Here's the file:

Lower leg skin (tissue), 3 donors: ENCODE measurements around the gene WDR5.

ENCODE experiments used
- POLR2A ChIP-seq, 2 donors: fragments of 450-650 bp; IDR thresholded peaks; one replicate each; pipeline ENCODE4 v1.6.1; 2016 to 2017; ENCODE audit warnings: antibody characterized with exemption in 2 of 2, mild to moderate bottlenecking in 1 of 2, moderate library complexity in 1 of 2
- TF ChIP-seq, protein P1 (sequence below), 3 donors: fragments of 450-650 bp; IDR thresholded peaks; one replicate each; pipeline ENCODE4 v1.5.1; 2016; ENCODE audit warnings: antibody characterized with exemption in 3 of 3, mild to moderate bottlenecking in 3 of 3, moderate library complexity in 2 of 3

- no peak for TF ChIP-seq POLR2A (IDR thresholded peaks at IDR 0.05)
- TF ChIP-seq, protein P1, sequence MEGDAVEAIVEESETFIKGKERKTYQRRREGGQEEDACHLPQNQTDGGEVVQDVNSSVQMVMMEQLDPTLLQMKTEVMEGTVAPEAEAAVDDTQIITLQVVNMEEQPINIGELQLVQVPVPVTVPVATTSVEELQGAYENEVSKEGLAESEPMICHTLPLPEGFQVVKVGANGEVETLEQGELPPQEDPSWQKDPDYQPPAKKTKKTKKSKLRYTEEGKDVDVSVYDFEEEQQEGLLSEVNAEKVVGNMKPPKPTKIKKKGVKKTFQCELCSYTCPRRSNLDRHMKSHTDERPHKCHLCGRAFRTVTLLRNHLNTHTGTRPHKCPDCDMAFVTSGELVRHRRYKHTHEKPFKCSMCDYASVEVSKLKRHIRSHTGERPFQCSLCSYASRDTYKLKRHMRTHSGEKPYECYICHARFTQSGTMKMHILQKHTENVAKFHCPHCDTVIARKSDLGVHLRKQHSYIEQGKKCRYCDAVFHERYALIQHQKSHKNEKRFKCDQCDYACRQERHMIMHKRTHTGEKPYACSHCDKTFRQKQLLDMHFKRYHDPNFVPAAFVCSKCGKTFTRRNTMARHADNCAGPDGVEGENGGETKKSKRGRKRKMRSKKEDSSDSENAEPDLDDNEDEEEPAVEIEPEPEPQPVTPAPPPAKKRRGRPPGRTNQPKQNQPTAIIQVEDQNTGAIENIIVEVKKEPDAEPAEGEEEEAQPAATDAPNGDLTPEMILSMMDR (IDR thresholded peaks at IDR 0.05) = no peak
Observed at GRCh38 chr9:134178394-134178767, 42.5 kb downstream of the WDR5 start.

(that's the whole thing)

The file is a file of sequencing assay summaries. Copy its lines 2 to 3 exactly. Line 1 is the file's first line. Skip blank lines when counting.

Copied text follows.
ENCODE experiments used
- POLR2A ChIP-seq, 2 donors: fragments of 450-650 bp; IDR thresholded peaks; one replicate each; pipeline ENCODE4 v1.6.1; 2016 to 2017; ENCODE audit warnings: antibody characterized with exemption in 2 of 2, mild to moderate bottlenecking in 1 of 2, moderate library complexity in 1 of 2